May our sons live in harmony with others; may he be sympathetic, show brotherly love, and be humble. 1 Peter 3:8
My crew of boys and I stand in front of the slow-to-open elevators of our local Children’s Hospital, waiting patiently. As the door opens, a sweet mama with her crying baby and two toddlers begin to emerge. She’s weighed down by the various things we carry around as moms of young ones, but I’m struck by the heaviness of the burden she is shouldering deep within her heart. It’s written all over her face.
She needs a helping hand. Don’t we all?
Without hesitation, my four sons move to the side while my oldest boy holds the elevator doors open for this young family. And I silently thank God for molding their sweet hearts.
WE MEET AGAIN
An hour later this same mama of three crosses our path again on another floor of the hospital. We’re seated in the crowded waiting room and I notice that my sons see her making her way across the room, looking for a place to sit. There are no vacant seats and she is obviously exhausted.
These sons of mine, they all rise to their feet and motion for her to take their seats. And I’m near tears at the sight of my boys showing kindness out in the world to a perfect stranger and her sweet children.
But, at home, behind closed doors, familiarity seems to breed contempt and unkindness in all manner of ways. It saddens me deeply when my boys struggle to show love to the ones that are closest to them. And yet, don’t we all struggle with this very thing to some degree?
God got a hold of my heart on this one early on and is still working on me to this day. He reminded me that our homes, where we all feel safest, are the perfect training grounds for learning how to be kind toward one another. It’s where we can practice kindness and then seek forgiveness (and offer it) when we mess up.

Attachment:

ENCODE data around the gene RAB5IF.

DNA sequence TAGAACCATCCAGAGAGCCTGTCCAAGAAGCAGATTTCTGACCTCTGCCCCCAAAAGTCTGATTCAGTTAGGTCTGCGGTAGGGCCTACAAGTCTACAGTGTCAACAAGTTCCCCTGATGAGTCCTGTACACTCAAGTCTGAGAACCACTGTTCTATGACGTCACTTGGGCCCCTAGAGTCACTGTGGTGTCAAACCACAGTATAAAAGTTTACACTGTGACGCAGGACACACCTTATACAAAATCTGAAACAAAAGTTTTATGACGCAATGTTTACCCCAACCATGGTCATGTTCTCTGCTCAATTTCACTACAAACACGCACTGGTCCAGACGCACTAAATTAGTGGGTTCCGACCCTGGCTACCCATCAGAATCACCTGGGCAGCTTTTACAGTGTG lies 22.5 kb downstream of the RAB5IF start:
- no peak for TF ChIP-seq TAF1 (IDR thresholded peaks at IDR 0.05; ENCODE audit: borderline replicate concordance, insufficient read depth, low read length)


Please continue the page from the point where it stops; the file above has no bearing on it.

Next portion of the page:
I’m convinced, now more than ever, that prayer is the one thing that can turn a house full of grumbling blessing-blockers around every time. But without prayer, we leave an open door for the enemy to sneak in and validate our unkind words. Satan likes to make us feel like our rights have been violated, doesn’t he. He loves to let us know it’s okay to be unkind toward someone if they are undeserving.
We need to do battle on our knees against those lies.
Kindness says, “Because God first loved me (while I was undeserving) and died on a cross to save my life, I, too, can show loving kindness to you…no matter what.”
Kindness, it’s genuine love in action toward others (even if it’s undeserved). And loving others is one of God’s greatest commands. While God’s perfect Love makes us kind-hearted, it is also what leads one to willingly reach out and serve others.
WHAT ABOUT YOU?
Are there any ministries the Lord has put on your heart? If so, how can you involve your boy in them?
Throughout the day, pray the ten scripture prayers found at the end of the Kindness chapter in Praying for Boys!
Megan and her husband, along with their four young sons live in the beautiful state of Washington. As often as possible, she and her family spend their time outdoors exploring and discovering the beauty of God’s creation. Megan is passionate about encouraging moms in their faith, sharing resources and ways for families to connect and grow, and is inspired by others willing to share their real-life stories. She and her husband write about all this and more at Devotional Family, Facebook, Pinterest and Twitter.
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